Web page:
energy dissipation rate
Biochemistry and Biotechnology
Wiley InterScience Backfile Collection 1832-2000
Process Engineering, Biotechnology, Nutrition Technology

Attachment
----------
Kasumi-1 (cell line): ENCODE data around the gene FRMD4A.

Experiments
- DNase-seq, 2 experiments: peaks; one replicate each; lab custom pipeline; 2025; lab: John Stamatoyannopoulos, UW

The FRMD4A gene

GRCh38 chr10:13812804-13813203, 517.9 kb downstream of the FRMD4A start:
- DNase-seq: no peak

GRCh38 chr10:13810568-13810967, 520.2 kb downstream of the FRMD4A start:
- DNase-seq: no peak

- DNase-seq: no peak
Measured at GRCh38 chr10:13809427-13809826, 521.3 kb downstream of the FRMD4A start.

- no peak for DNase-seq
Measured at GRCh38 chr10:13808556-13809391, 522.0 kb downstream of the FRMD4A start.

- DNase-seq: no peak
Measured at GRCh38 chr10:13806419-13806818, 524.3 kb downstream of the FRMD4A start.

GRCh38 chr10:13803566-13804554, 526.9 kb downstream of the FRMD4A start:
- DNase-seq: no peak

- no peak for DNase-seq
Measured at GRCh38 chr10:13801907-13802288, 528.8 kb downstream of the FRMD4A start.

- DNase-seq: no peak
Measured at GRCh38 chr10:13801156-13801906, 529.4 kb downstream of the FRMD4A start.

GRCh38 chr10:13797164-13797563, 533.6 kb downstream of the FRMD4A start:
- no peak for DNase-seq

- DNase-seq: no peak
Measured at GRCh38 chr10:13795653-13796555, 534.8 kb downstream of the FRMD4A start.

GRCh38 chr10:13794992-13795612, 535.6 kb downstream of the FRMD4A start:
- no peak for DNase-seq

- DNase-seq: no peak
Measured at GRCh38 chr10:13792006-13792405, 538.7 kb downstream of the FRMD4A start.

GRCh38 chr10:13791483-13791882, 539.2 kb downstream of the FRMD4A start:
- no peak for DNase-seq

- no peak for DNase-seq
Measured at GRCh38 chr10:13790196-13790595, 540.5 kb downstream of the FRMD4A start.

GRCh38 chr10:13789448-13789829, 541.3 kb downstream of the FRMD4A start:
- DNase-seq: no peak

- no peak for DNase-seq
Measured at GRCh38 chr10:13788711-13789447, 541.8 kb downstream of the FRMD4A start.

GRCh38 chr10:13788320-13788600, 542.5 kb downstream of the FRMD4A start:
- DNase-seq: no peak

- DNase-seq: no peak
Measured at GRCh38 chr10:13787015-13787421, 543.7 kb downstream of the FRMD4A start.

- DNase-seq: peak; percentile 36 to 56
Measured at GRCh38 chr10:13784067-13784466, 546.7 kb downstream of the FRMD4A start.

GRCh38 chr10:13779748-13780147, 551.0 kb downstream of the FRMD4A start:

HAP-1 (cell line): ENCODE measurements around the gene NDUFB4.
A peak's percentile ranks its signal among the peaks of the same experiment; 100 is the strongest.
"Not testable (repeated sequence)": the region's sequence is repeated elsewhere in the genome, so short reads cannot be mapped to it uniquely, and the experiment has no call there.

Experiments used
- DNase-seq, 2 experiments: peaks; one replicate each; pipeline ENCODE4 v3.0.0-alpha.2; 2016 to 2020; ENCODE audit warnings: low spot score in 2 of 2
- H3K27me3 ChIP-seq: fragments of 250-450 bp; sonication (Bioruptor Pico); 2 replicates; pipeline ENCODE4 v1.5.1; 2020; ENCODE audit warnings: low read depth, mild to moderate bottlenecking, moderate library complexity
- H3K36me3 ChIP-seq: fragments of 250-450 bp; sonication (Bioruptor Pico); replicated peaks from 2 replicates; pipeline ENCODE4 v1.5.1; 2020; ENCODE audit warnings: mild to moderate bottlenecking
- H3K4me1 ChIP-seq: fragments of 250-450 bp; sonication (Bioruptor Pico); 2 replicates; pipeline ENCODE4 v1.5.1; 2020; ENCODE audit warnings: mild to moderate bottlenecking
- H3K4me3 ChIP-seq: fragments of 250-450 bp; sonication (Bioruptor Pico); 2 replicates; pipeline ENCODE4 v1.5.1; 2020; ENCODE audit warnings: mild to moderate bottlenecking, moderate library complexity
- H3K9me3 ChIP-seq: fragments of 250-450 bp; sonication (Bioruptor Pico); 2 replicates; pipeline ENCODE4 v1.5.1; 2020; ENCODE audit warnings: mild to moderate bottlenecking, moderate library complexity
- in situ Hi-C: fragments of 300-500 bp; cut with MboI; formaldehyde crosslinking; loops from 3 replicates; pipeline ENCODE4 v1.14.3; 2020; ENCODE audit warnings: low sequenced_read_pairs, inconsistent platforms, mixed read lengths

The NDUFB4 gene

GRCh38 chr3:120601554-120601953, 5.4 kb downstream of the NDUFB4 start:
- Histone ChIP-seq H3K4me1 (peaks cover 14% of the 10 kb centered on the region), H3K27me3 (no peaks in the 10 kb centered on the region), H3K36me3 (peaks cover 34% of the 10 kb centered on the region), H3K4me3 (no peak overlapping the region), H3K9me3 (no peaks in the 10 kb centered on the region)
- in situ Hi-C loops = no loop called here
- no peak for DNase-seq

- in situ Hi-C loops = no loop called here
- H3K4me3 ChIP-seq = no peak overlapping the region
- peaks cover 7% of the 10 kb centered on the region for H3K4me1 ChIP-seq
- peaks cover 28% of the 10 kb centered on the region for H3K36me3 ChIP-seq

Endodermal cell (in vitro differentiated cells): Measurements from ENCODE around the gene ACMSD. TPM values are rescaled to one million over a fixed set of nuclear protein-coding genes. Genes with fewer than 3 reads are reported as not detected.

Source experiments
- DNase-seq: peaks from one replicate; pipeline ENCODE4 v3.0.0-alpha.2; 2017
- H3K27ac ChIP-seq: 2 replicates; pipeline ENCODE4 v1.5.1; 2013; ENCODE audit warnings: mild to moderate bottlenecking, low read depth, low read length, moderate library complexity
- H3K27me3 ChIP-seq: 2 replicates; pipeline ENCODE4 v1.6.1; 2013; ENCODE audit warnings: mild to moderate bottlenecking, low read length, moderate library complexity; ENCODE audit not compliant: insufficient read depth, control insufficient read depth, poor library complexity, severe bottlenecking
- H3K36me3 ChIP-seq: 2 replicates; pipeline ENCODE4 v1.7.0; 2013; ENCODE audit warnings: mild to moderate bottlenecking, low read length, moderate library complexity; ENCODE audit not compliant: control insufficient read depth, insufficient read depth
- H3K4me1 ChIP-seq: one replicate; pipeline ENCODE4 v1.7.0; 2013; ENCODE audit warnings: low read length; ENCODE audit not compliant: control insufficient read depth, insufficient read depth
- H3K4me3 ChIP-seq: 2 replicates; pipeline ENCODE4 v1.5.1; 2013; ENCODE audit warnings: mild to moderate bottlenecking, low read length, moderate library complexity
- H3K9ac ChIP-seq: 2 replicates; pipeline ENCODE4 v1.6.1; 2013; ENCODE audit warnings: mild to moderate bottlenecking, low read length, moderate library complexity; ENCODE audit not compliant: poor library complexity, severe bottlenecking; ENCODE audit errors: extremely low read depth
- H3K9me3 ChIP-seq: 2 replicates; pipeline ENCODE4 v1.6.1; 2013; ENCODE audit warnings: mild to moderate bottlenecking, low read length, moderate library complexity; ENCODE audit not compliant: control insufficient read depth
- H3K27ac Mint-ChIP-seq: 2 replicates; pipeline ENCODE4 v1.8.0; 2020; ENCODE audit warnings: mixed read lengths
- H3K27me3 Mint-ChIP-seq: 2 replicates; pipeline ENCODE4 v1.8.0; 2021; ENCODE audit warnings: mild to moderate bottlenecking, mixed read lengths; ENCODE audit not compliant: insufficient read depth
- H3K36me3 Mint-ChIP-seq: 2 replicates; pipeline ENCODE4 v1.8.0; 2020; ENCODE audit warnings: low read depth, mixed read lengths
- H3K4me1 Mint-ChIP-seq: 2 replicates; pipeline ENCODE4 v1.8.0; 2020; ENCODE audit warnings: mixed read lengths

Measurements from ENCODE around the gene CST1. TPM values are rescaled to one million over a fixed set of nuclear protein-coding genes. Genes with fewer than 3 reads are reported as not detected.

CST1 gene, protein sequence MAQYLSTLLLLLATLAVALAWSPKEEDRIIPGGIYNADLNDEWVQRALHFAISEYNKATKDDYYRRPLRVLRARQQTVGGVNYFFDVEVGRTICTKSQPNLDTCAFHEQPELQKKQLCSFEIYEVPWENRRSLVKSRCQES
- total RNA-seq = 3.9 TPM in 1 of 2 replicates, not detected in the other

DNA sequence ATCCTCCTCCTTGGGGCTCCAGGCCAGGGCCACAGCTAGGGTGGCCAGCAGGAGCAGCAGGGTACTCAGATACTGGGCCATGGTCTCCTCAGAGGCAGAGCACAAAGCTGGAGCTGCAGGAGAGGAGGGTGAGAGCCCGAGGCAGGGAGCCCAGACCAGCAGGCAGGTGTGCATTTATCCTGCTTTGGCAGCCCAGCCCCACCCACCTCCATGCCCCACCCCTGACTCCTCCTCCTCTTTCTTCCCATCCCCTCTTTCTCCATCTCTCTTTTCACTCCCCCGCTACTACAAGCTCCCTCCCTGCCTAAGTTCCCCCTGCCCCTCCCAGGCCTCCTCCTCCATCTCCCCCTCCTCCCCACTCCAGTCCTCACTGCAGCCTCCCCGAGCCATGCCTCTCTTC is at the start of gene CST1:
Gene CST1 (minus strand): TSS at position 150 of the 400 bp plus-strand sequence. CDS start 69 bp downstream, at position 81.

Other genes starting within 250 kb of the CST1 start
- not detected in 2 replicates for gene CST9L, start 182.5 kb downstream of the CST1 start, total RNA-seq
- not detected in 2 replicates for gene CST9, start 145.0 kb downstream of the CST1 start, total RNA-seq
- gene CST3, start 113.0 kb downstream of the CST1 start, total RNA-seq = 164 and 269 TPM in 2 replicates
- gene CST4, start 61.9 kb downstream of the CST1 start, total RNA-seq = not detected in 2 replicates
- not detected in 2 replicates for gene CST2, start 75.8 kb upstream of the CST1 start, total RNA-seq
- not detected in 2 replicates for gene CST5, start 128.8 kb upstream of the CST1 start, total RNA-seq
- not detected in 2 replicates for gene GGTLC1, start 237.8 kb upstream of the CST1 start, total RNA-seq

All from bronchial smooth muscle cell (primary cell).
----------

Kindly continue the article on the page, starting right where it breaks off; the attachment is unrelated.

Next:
The influence of the agitation conditions on the morphology of Penicillium chrysogenum (freely dispersed and aggregated forms) was examined using radial (Rushton turbines and paddles), axial (pitched blades, propeller, and Prochem Maxflow T), and counterflow impellers (Intermig). Culture broth was taken from a continuous fermentation at steady state and was agitated for 30 min in an ungassed vessel of 1.4-L working volume. The power inputs per unit volume of liquid in the tank, P/VL, ranged from 0.6 to 6 kW/m3. Image analysis was used to measure mycelial morphology. To characterize the intensity of the damage caused by different impellers, the mean total hyphal length (freely dispersed form) and the mean projected area (all dispersed types, i.e., also including aggregates) were used. [In this study, breakage of aggregates was taken into account quantitatively for the first time.]At 1.4-L scale and a given P/VL, changes in the morphology depended significantly on the impeller geometry. However, the morphological data (obtained with different geometries and various P/VL) could be correlated on the basis of equal tip speed and two other, less simple, mixing parameters. One is based on the specific energy dissipation rate in the impeller region, which is simply related to P/VL and particular impeller geometrical parameters. The other which is developed in this study is based on a combination of the specific energy dissipation rate in the impeller swept volume and the frequency of mycelial circulation through that volume. For convenience, the function arising from this concept is called the “energy dissipation/circulation” function.To test the broader validity of these correlations, scale-up experiments were carried out in mixing tanks of 1.4, 20, and 180 L using a Rushton turbine and broth from a fed-batch fermentation. The energy dissipation/circulation function was a reasonable correlating parameter for hyphal damage over this range of scales, whereas tip speed, P/VL, and specific energy dissipation rate in the impeller region were poor. Two forms of the energy dissipation/circulation function were considered, one of which additionally allowed for the numbers of vortices behind the blades of each impeller type. Although both forms were successful at correlating the data for the standard impeller designs considered here, there was preliminary evidence that allowing for the vortices would be valuable. © 1996 John Wiley & Sons, Inc.
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